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Six in ten (59 percent) want taxpayer-funded electric car charging points installed at all homes, and more than two-thirds (70 percent) also think homeowners should get subsidies to have solar panels installed on their roof, to create their own electricity.
And three-quarters (75 percent) of families think the government should provide subsidies to allow households to switch from traditional gas boilers to more sustainable heat pumps.
Overall, half of respondents are trying to cut down their energy usage to be both greener and save money.
Outside of the home where the electric car revolution continues to take hold in the UK, two-thirds (68 percent) of respondents are concerned it is going to make motoring more expensive.
But more than three-quarters (78 percent) think housebuilders should be installing, where possible, a charging point for an electric car on all new residential properties.
The survey was carried out by Forbes Advisor, which helps consumers cut down on their day-to-day living costs.
Many people assume green energy will be a more expensive option, but innovation and competition among providers mean there are many competitive eco-friendly tariffs on the market
Kevin Pratt, Forbes Advisor energy expert
Kevin Pratt, an energy expert from Forbes Advisor, said: “The vast majority of people want to live a more sustainable, environmentally-friendly life but there are valid, if sometimes overstated, concerns that this switch is always going to hit them in the pocket.
“Electric cars are a good example. They often carry a more expensive price tag than a petrol or diesel equivalent, but their running costs tend to be much lower.
“What is crucial is that the nation’s drivers have access to an adequate, accessible and affordable charging network.
“It is fantastic to see the support for a more sustainable future, but it’s clear from the research that the government will need to nudge the public with further green incentives if it is to achieve its carbon neutrality targets.”
Overall, two-thirds (68 percent) are worried that creating a greener society is going to make life more expensive.
More than a third (38 percent) are unwilling to pay extra for a greener society, while 43 percent will be happy to pay if it means a more environmentally friendly way of living.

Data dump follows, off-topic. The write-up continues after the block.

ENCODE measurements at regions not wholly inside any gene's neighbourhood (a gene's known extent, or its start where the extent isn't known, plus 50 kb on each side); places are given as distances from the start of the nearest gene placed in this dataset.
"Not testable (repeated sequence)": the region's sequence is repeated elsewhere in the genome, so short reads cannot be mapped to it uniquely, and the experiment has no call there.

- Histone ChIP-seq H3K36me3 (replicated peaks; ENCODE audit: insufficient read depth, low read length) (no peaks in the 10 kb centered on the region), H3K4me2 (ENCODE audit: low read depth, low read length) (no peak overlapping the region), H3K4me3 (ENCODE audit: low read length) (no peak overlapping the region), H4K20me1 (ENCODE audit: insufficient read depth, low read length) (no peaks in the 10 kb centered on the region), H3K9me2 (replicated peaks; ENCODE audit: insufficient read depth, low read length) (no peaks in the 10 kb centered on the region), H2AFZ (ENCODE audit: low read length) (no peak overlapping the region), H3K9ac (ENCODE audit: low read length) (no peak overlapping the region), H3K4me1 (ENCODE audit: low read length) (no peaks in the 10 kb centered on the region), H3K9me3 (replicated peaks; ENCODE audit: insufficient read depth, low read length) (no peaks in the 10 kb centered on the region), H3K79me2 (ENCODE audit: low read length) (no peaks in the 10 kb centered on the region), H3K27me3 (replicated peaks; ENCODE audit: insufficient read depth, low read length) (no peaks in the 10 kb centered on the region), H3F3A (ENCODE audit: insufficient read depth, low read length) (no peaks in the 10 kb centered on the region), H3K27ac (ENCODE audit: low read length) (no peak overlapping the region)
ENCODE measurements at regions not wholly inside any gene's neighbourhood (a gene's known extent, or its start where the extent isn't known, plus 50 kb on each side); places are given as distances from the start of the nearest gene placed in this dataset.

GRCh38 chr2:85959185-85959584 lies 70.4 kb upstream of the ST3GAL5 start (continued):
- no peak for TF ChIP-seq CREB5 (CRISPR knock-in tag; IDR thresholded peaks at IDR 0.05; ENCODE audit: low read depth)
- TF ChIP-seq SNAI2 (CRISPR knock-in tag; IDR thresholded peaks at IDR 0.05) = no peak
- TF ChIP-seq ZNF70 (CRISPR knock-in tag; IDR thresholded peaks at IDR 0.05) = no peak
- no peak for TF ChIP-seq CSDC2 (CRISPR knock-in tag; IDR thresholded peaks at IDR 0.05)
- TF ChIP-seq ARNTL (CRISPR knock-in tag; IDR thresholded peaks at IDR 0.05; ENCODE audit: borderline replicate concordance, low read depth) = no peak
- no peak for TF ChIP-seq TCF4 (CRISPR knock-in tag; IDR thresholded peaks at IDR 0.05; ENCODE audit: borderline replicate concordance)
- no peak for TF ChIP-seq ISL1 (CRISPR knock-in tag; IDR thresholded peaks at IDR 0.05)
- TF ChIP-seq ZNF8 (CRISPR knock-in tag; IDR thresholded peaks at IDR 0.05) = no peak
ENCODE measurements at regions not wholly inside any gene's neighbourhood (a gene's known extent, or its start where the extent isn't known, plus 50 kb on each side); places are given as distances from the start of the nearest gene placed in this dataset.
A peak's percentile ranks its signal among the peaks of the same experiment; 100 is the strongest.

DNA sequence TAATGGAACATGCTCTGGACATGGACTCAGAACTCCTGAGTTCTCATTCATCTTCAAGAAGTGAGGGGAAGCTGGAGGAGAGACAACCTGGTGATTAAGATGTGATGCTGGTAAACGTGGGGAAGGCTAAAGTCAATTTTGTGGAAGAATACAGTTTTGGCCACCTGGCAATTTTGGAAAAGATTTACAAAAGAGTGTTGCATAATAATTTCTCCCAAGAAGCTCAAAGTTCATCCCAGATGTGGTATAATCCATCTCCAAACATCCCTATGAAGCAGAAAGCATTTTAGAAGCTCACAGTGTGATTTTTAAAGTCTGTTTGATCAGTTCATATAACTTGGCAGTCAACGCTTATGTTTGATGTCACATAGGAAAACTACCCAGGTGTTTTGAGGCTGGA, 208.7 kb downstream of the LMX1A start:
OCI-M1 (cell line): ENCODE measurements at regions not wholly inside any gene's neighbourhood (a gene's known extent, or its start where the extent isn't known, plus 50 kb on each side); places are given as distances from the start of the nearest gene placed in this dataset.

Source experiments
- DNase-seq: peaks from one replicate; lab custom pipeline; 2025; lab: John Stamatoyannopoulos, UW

However, half of respondents admitted they’re not bothered where their electricity comes from as long as it’s the cheapest deal.
The public also has concerns that brands use the word “sustainable” as a way of hiking prices, with 75 percent thinking they use it as an excuse to put prices up.
The research revealed 54 percent haven’t switched energy suppliers over the past two years.
The main reason for this was because they felt they already had the best deal (35 percent), but 31 percent didn’t think they’d save much money, while 20 percent can’t be bothered and 14 percent thought it was too complicated to do.
Kevin Pratt added: “Six in ten of us feel our personal actions and choices contribute to a real impact on fighting climate change.
“There are little things we can do to be a little bit greener, whether it’s upping our recycling game or switching to a “green” energy tariff, where the energy supplier favours energy produced in an environmentally-friendly way, such as wind, solar, hydro, nuclear and anaerobic digestion.
“Many people assume green energy will be a more expensive option, but innovation and competition among providers mean there are many competitive eco-friendly tariffs on the market.
“That’s why tariffs that use renewable energy are becoming increasingly popular with consumers. In April 2020 just 40 percent of tariffs were green. In April 2021 that percentage stood at 54 percent.
“What is certainly the case is that you can find out in about five minutes whether there is a cheaper green energy deal to suit your needs. The top ten percent of customers who switched through our partner energy helpline last year saved at least £477.”
More information on green energy can be found here.
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